We knew that we were coming to the end of our stay in KL so we decided to hit the shops one last time and visit a mega mall that was known for heaps of great bargains.
The train rides are always an experience in themselves. They were alot more laid back than in Korea, probably because there weren't 12 million people around. :) The platforms weren't always crowded and the trains although on time, ambled really slowly along the tracks.
This was the sign outside our train station near our apartment. I don't know what it said, but the picture was scary enough.
There was a separate waiting area for ladies if they didn't want to hang out with the guys and there were even 'ladies only' train carriages which had pink signs on them to let people know. We didn't realise all this at first and because we were westerners, the locals seemed pretty forgiving of Simon sitting in a pink carriage. :)
Our platform was quiet and peaceful with a nice breeze coming through the tunnel but when we got closer to the city and to KL Sentral, it got very busy indeed which is why pickpocketing gangs target these areas to do their jobs.
After a great shop at the mega mall and fully ladden with shopping bags, we made our way back to the platform to catch our train home. It was about 3.30 pm and very busy. Over here when a train pulls up, no-one queues up and waits for the people getting off to hop off before getting on which is the really logical thing in my mind. As soon as the train stops, people have to push their way off while the people on the platform try to get on at the same time. I had stood back a bit with Flynn on my back waiting until the last people got on so I wasn't being pushed and I had a few bags in my hands as did Mum. Simon had moved ahead in the middle of the pack with shopping bags in either hand. The other kids were with me and we were going to get on altogether so no-one was lost in the crowd.
There was a man in front of Simon trying to get off (or so we thought) and he kept moving in front of Simon and as Simon would step to one side he would step the same way. They played this little dance for a few seconds and Simon thought it was a little weird. At the same time people were behind him shoving and pushing and at first he didn't think anything of feeling people's hands on his back etc, thinking they were just like him and trying to get on the train. But then Simon said, he felt something different, like a hand near his leg and had this feeling that something wasn't right. He got on the train and felt for his wallet and it was gone.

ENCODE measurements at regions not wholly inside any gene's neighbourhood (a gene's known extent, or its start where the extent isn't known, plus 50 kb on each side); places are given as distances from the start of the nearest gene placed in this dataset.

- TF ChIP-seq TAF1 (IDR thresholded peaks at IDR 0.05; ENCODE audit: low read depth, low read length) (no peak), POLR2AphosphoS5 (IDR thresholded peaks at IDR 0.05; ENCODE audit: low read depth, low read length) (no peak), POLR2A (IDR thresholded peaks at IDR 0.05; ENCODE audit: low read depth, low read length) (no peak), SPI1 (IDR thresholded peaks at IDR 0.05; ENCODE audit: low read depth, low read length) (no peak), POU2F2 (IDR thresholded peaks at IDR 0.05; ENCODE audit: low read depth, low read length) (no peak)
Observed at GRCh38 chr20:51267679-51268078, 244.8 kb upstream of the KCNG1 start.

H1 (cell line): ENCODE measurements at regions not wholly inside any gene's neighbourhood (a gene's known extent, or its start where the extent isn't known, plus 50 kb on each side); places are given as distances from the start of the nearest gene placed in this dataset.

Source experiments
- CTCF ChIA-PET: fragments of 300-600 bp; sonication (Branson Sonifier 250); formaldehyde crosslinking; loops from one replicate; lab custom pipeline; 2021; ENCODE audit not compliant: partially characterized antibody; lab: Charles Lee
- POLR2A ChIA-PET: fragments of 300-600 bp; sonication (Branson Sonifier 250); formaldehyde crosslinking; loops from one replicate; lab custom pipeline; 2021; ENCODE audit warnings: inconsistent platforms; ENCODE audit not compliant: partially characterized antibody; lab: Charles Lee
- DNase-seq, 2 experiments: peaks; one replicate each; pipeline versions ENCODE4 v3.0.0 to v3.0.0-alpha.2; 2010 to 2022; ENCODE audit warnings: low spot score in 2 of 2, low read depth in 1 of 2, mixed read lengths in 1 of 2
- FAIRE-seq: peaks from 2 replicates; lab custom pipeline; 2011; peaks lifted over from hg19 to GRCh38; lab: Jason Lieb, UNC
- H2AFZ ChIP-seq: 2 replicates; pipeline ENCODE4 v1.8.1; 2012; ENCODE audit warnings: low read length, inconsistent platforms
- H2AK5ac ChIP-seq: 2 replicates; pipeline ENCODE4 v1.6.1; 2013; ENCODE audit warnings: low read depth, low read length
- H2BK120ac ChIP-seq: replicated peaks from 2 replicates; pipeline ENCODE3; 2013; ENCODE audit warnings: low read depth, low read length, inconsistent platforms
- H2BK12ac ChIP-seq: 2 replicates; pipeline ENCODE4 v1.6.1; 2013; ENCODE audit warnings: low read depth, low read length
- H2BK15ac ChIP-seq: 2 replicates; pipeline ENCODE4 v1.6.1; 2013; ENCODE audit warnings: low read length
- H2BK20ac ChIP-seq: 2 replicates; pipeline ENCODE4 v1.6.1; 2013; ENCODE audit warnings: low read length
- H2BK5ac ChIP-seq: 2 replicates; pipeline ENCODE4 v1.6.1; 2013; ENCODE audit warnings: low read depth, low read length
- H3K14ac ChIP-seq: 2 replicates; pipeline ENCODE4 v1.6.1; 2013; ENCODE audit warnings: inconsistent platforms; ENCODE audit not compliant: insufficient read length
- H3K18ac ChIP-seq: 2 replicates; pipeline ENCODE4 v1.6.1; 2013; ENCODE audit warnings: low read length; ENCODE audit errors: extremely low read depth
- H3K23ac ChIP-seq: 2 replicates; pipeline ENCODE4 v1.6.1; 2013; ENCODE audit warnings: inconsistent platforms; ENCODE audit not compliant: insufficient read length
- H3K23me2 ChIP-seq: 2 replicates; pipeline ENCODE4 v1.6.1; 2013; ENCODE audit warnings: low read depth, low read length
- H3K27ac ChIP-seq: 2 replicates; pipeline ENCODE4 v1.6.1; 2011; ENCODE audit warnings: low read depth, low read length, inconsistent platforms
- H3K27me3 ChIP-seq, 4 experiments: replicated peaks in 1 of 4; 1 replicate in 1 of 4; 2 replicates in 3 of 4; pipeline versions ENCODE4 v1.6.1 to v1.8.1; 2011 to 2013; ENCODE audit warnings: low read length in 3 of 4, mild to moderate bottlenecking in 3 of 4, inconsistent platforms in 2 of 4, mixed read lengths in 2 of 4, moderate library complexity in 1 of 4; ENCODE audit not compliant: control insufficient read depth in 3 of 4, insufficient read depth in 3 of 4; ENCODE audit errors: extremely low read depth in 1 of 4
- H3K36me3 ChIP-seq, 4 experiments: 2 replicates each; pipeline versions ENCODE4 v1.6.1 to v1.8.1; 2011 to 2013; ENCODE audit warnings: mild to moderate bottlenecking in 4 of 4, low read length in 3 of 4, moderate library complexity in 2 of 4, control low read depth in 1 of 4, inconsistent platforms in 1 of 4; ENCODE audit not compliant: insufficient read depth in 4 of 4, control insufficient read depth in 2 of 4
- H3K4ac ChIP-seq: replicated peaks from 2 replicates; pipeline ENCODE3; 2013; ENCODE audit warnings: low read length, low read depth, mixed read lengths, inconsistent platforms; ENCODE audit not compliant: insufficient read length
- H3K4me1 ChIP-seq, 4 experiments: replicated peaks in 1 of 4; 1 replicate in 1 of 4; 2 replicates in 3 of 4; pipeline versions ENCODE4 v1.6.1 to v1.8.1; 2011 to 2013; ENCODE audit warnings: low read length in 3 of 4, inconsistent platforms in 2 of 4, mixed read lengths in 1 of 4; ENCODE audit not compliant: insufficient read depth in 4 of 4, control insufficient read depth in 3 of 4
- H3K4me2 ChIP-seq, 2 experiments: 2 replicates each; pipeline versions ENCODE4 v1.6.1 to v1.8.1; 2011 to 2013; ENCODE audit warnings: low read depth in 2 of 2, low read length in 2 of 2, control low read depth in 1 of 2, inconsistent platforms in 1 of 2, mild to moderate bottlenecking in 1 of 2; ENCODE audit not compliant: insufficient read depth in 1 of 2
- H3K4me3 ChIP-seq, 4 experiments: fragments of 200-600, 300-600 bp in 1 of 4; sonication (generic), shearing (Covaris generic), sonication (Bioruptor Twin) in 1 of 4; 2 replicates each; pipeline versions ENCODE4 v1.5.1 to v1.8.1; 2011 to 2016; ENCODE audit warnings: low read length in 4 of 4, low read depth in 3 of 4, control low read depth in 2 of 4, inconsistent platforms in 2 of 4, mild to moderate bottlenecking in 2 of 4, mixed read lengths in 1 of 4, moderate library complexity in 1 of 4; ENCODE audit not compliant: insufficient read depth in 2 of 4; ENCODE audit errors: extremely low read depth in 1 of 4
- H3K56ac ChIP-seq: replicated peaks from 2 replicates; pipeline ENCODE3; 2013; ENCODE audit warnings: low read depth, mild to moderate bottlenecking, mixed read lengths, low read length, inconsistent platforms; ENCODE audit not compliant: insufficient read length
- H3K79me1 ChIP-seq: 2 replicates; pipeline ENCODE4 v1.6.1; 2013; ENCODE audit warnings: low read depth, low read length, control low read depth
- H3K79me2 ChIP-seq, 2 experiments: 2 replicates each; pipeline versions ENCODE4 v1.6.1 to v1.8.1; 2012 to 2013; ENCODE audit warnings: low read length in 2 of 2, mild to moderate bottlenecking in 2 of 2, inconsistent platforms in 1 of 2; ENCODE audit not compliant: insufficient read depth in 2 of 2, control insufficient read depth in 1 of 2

We had already got on the train by now and Simon yelled out to me and dumped the shopping bags down and ran down the platform. I panicked at first thinking it was one of the kids but realised we were all there and I yelled to Mum that we had to get off the train. I had just picked up the shopping bags and got off when Simon came running back down the platform and got on the train.
After realising his wallet was gone, he had run after the guy who had been pretending to get off and grabbed him by the shoulder and spun him around and demanded his wallet back. I am amazed that Simon even recognised the guy, let alone chased him down and we laughed later about Simon going into automatic police mode. The guy was really surprised that Simon had approached him and that Simon had realised so soon that he had been pickpocketed. He looked over Simon's shoulder at these other two guys, who were the guys behind Simon pretending to push and shove their way on the train. They had dropped Simon's wallet on the platform pretending that he must have dropped it and they walked off. We think they didn't want to make a fuss and draw attention to themselves because they probably worked that platform everyday.
We realised that the 3 of them had been working as a team with two behind Simon and one in front. The two behind did the pickpocket and the one in front was the decoy. Because so many people are there trying to get off and on, no-one thinks anything of people pressing up against them and westerners who are distracted by bags and stressing about everyone getting on a crowded train before the doors close in an unfamiliar place, are prime targets.
Back on the train I asked Simon to check for his phone and he then realised that they had got that too but it was too late now, although Simon was itching to go back to the train station to try and find them. HIs wallet was all intact and our travel insurance covered the phone but we were still angry that they were partly successful in the pickpocket.
The rest of the train carriage had watched the scene unfold in amusement and then threw their two bob's worth in about their own experiences of also being pickpocketed.
We had to report the incident to the police for insurance purposes and we knew they were going to be pretty relaxed about the whole thing. They said that every day someone reports a pickpocket and while we were there, a a local man came in to report his wallet stolen. It had only just happened outside, and he could identify the men and what they looked like, but the police didn't even move from their chairs. They needed big signs, saying "whatever" "tell someone who cares".
It made me think about how frightening it would be in a foreign country if something more serious happened. The police were not at all friendly and their room did not have a computer or any sign of modern technology. The report process was so long and laborious. As Simon explained what happened, the police officer wrote it down and then rang someone, somewhere, and dictated the report into the phone, having to pause several times to spell words because it was in English. They liked that Simon was also a police officer but it didn't change their nonchalant, almost bored attitude. It was definitely an eye opener and I was so grateful it was only about a stolen phone and nothing more.